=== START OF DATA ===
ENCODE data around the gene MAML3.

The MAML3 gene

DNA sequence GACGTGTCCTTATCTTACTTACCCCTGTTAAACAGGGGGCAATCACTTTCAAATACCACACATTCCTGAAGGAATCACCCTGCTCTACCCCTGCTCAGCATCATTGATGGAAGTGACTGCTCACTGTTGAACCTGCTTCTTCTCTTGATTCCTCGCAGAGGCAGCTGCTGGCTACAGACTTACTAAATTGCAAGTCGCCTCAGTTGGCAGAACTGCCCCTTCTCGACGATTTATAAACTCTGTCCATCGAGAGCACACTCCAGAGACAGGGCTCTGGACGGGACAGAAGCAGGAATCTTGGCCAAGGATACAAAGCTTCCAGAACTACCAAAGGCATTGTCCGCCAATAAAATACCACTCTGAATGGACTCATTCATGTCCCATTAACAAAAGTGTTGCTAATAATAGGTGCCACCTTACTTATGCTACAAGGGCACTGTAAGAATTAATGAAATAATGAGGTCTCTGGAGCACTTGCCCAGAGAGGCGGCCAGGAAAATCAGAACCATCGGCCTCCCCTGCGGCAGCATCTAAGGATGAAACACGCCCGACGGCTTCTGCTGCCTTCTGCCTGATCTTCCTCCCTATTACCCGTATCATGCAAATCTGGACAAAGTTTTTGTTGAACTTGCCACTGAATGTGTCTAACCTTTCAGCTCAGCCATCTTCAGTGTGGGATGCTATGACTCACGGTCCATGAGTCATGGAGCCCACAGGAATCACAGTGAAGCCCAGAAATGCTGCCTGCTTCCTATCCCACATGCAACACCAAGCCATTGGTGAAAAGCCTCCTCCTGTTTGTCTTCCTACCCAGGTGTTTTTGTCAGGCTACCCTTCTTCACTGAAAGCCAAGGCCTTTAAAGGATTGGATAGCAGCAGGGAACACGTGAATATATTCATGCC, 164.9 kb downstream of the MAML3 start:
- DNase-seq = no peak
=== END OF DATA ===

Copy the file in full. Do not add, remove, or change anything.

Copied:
ENCODE data around the gene MAML3.

The MAML3 gene

DNA sequence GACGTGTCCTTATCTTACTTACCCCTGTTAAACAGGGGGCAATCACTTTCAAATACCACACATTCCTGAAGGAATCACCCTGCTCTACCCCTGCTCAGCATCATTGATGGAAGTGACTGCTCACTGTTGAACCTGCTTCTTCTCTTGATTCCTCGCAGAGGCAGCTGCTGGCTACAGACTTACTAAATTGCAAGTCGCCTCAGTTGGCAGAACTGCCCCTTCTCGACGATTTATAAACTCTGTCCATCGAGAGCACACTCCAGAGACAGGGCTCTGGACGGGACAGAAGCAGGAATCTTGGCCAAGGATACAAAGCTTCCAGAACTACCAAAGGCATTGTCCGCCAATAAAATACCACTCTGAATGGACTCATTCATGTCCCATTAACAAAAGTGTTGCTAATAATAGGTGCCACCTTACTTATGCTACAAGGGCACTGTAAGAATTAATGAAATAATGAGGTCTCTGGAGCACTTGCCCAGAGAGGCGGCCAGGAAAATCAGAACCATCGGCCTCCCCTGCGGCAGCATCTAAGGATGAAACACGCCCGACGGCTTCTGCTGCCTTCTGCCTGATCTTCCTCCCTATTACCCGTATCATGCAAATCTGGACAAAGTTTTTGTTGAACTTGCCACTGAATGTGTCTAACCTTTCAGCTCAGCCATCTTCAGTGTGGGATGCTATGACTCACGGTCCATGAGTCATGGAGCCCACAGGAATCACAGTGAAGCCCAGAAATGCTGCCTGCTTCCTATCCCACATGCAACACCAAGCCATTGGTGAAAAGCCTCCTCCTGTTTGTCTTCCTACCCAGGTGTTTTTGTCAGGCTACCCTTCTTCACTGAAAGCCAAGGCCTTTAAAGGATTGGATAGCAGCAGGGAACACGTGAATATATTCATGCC, 164.9 kb downstream of the MAML3 start:
- DNase-seq = no peak